I didn't catch-up on my sleep at the library (I didn't want to look like the homeless guy sleeping in the library since there was already one there in the far corner), and I didn't want to catch-up on my sleep on the train to the hospital either (I didn't want to miss my stop, which I had done several times before when I'd slept on the train), so with a few hours to go until I had to meet Katrina, I went back to my place, collapsed on my bed, and fell asleep.
I woke up with time to spare before the train I planned to catch, without that nagging fatigue I had at the library, but I still had that damn stuffy nose. So this is how it's going to be huh? Fine then. I told myself, and off I went to the train station with an extra handkerchief, just in case.
Last night was 2 things for me: the 'All Black Tie Ball' for the Simply Ceroc weekend (the year's major event for the dance classes I attend), and the Rugby World Cup 2011 final between New Zealand and France.
When I signed-up to the ball, I wasn't thinking that much about the Rugby World Cup. In-fact, the Rugby World Cup didn't really enter my mind until the weekend it started, so when I learned earlier this year that the final and the ball were on the same night, the thought that went through my head was, 'meh'. Regardless, the advertising for the event said that they'd have the auditorium next to the dance floor open for us to go watch the game on their giant screen. That didn't really factor into my decision of going to the ball, but as the world cup final drew nearer, I'm glad they did it.
I signed up to the ball because my friend Melissa - the one who actually got myself and another mate of ours, Alexey, into dancing in the first place some 3 years ago - wanted to go. Despite being our progenitor, Melissa had never been to the ball, whereas Alexey and I and had been to 2 each in our time, so when Melissa got me to sign up to accompany her, this ball became the main motivation for going to dance class at all this year - I had dropped-off the ceroc radar for a good 6 months last year (when work started to eliminate any semblance I had of a social life) and so I felt I needed to get back into classes so that I wasn't totally useless come this weekend.
One nice thing about the ball is that I get to wear a suit. I don't really get many occasions to don suit, so when I do I usually end-up wearing a bit of a "I'm wearing a suit!" smile from the simple idea that this is probably the nicest-looking I will ever get. The location for the ball isn't far from my place, so I walked through the city towards it, wearing a suit and my silly little grin.
Now that Melissa and I had 2 events to balance, we went to the ball with one eye always on the clock: doors to the ball opened at 7:30, dinner starts getting served at 8:00, kick-off for the game was at 9:00. We arrived on time, got a dance in, and it was during that dance we could smell the mains meal being lined-up at the buffet table not far from the dance floor. Melissa was particularly hungry, so mid-dance we manoeuvred ourselves across the dance floor between other dancing couples and right up to the edge closest to the buffet (I had actually failed to lead myself and my partner between a moving crowd several times earlier this week, so was very happy to have not stuffed this up here). When the song ended, we promptly let go of one another, ducked under the barrier at the edge of the dance floor, and were practically the front of the line at the buffet.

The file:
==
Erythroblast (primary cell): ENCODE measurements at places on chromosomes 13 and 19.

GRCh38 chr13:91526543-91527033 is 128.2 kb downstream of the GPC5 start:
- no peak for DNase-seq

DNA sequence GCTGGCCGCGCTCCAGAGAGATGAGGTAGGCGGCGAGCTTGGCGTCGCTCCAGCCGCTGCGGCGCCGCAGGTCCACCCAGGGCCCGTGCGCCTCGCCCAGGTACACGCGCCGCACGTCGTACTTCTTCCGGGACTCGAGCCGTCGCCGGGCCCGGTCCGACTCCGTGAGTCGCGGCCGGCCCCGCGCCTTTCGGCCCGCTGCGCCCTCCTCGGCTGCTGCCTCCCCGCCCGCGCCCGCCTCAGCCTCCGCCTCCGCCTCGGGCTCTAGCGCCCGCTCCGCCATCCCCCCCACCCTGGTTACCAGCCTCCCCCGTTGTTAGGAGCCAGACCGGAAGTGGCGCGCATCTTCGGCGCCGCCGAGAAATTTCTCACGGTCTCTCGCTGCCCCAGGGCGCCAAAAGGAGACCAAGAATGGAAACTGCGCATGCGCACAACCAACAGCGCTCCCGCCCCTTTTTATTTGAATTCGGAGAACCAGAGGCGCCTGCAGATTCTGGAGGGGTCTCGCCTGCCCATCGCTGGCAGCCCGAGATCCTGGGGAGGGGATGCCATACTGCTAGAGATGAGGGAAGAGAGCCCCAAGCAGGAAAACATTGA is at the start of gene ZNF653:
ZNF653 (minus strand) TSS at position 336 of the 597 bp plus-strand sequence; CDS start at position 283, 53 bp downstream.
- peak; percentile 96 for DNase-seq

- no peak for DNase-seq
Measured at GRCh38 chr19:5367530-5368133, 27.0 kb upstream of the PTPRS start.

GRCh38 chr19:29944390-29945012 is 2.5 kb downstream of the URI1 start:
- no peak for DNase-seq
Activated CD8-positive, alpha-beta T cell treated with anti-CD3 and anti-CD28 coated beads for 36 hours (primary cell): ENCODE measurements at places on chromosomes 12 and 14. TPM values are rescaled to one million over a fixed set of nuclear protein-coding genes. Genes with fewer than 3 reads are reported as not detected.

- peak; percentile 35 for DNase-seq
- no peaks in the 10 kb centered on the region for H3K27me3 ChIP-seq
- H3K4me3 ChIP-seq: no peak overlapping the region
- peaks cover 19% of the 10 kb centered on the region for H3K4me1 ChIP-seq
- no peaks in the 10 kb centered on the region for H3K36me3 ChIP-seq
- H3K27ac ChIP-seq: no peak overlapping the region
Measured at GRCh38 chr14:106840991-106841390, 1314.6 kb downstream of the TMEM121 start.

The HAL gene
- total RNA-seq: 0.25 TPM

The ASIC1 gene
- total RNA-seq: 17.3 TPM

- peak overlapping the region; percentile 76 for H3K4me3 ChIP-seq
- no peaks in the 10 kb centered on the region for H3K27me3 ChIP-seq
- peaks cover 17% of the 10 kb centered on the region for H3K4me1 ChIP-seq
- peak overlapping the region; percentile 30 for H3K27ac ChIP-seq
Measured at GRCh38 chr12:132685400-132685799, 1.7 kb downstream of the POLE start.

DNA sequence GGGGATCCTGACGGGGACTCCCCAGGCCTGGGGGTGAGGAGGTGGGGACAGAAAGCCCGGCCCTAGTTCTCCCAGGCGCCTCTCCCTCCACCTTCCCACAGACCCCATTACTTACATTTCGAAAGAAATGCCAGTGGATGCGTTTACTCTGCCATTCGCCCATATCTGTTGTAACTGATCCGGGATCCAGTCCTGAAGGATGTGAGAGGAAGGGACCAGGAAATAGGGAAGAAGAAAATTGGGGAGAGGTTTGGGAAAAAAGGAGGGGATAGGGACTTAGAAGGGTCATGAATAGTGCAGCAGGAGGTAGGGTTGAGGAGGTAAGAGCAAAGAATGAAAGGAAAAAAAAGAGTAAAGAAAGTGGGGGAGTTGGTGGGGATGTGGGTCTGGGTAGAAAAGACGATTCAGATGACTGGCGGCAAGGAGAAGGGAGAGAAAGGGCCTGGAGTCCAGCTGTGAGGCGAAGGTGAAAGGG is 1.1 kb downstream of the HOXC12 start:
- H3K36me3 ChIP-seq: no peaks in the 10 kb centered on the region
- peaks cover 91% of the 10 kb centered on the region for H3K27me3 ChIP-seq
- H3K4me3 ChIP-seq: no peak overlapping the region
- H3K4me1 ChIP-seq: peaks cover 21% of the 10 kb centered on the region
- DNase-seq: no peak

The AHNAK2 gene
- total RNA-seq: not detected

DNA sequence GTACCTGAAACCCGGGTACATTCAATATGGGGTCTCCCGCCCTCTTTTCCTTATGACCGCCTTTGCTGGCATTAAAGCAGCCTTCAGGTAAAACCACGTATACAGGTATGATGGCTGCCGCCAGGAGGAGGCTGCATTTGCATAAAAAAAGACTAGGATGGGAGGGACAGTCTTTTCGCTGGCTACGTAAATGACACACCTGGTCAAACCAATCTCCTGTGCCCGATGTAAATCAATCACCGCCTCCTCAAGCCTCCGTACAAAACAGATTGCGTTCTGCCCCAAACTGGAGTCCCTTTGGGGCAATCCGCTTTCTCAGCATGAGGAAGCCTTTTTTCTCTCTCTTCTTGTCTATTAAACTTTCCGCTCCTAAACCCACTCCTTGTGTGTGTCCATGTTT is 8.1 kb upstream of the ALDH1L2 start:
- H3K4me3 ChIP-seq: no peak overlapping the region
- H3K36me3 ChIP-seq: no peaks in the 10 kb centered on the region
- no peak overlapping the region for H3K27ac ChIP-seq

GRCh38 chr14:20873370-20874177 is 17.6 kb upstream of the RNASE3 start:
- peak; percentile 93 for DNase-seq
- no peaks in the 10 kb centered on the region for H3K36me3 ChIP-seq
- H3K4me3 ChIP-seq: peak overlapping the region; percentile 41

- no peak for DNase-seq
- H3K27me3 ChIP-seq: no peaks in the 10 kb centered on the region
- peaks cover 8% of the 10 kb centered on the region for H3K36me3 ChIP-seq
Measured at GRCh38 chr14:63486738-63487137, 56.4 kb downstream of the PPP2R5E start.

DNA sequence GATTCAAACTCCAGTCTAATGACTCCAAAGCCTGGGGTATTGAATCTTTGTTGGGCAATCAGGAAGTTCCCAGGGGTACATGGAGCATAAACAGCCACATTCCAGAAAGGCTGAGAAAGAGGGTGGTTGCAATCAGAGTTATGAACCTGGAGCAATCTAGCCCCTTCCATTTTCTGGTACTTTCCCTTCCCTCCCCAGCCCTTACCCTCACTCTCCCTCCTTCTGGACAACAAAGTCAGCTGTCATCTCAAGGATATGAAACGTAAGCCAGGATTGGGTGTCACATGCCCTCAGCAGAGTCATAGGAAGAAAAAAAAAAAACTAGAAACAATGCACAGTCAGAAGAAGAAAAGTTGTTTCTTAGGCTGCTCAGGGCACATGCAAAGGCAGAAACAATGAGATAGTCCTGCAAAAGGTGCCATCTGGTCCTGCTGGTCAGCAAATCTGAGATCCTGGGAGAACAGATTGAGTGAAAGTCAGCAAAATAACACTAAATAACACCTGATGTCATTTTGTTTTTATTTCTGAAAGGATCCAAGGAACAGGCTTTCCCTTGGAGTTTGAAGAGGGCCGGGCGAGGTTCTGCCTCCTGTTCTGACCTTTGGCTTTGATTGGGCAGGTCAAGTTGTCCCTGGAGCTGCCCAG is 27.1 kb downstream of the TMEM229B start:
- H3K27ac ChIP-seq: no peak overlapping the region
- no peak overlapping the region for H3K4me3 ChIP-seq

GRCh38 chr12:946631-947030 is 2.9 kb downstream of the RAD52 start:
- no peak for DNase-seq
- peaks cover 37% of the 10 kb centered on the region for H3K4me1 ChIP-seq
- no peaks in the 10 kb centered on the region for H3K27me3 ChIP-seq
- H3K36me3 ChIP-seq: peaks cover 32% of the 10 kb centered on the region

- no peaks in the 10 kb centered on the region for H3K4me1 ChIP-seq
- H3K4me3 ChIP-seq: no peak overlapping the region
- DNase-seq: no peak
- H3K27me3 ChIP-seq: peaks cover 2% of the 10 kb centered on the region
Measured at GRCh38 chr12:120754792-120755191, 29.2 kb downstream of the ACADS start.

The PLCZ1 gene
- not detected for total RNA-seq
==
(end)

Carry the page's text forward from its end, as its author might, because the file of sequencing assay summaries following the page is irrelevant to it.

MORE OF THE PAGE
We got back to our table, ate away, and were almost done by the time everybody else managed to grab something to eat. A decent line stretched away from the buffet, and we were wiping the food from our mouths ready to go to the auditorium to watch the All Blacks play France.
Things were looking up: we got to the ball on time, we secured a nicely-placed table, we managed to weave our way through several dancing couples towards the buffet, we beat the crowds to mains, I was wearing a suit, everything was going right for us.
We made it to the auditorium, everyone really got into the mood by standing and singing the national anthem and cheering with the haka, but then we sat down and everything started to fall apart.
The game was a nail-biter: we had the lead, but it was never convincing, and the French were putting-up one helluva fight. By half-time, I was resigning myself to the fact that we could actually lose, and then riots would run through the streets and all the cars outside would be flipped-over and/or set alight by the ensuing mob - move over Vancouver, we'll show you how a real sporting-loss riot can be done.
When we all returned to the auditorium for the second half, the cheering had audibly died to make way for a collective nervousness. Someone behind me made the comment that you could feel the tension in the air, and that tension also had the ability to slow time to a crawl. At 8 points to 7, a 1 point lead to the All Blacks, that last 30 minutes to the second half became the longest 30 minutes of my life. I thought I was watching the clock too often before to make it on time to even get here, now I was watching every passing second of game time with both of my eyes, swearing at one point that I saw the clock go backwards.
We won, eventually, and the tension was replaced with cheers of relief more than anything. We were so very lucky, and we all knew it. We exited the auditorium and Melissa and I had to sit back down at our tables for a while to let it all sink in. I'm not one prone to nervous habits like nail-biting, but after that game Melissa had worn down 9 of her fingernails, and someone else I danced with later that night had chewed through all her fake fingernails, enjoying a healthy diet of acrylic to go with dessert.